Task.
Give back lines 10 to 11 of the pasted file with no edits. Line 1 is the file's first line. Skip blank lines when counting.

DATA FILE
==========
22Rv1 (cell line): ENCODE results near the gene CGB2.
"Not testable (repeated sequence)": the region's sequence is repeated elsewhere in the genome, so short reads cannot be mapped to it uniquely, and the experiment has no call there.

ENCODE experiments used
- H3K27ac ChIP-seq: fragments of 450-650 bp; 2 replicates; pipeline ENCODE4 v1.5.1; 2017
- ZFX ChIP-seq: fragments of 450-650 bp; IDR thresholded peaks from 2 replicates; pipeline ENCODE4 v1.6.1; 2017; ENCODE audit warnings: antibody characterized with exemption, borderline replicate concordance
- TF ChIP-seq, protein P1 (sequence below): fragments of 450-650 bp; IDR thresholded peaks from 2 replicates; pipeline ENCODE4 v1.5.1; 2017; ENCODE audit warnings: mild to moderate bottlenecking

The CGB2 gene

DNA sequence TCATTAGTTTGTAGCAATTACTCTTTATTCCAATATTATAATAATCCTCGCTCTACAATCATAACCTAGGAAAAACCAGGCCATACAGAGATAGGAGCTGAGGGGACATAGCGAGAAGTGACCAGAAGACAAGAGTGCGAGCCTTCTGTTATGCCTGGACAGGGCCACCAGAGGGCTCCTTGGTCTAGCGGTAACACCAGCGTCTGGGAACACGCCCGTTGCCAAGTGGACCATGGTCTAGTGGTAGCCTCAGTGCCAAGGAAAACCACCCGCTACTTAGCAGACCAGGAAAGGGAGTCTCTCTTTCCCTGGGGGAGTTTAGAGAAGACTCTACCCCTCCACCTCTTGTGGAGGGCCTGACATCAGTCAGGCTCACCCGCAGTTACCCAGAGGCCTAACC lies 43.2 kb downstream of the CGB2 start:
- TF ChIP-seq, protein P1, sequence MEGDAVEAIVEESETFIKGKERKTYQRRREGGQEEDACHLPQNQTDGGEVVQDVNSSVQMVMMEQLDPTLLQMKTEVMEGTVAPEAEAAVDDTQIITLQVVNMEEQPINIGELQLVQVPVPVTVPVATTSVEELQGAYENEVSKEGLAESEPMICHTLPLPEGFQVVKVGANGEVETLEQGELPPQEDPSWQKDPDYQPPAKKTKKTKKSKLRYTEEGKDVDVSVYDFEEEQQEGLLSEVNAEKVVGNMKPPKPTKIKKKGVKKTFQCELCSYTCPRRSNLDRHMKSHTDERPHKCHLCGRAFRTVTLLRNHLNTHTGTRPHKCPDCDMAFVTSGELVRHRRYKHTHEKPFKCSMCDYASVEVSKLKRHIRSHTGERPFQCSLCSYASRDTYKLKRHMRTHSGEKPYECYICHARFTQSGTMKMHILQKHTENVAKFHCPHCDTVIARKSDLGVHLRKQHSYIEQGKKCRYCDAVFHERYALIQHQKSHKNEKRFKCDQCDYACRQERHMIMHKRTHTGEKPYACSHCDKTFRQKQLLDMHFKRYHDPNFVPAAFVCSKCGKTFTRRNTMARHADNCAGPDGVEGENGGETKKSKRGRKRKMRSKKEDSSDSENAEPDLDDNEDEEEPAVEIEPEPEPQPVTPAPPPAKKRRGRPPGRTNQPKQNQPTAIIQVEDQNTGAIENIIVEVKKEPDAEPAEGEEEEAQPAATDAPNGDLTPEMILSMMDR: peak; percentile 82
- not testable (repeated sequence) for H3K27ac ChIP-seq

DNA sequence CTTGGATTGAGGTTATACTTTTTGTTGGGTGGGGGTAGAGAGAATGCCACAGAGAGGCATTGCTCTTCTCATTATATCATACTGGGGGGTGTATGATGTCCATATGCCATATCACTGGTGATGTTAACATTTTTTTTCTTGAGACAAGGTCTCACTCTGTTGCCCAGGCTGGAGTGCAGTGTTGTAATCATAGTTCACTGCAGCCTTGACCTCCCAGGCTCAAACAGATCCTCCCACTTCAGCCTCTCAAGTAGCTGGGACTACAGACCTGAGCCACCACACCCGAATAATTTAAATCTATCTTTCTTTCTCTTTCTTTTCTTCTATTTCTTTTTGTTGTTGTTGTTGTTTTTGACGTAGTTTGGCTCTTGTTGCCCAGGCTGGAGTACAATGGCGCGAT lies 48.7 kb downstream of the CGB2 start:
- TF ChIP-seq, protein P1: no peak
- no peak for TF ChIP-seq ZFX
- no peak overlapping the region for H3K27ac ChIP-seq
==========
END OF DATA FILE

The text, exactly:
- not testable (repeated sequence) for H3K27ac ChIP-seq

DNA sequence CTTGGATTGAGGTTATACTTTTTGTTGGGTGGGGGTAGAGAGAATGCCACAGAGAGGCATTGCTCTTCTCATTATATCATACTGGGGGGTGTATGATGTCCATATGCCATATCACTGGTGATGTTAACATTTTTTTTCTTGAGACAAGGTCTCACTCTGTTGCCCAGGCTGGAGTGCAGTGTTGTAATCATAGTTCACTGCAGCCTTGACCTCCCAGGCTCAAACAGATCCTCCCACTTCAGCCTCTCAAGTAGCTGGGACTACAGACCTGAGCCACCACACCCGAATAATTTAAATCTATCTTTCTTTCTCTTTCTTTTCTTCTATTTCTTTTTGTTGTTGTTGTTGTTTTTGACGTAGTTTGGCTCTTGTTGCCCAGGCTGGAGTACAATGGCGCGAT lies 48.7 kb downstream of the CGB2 start: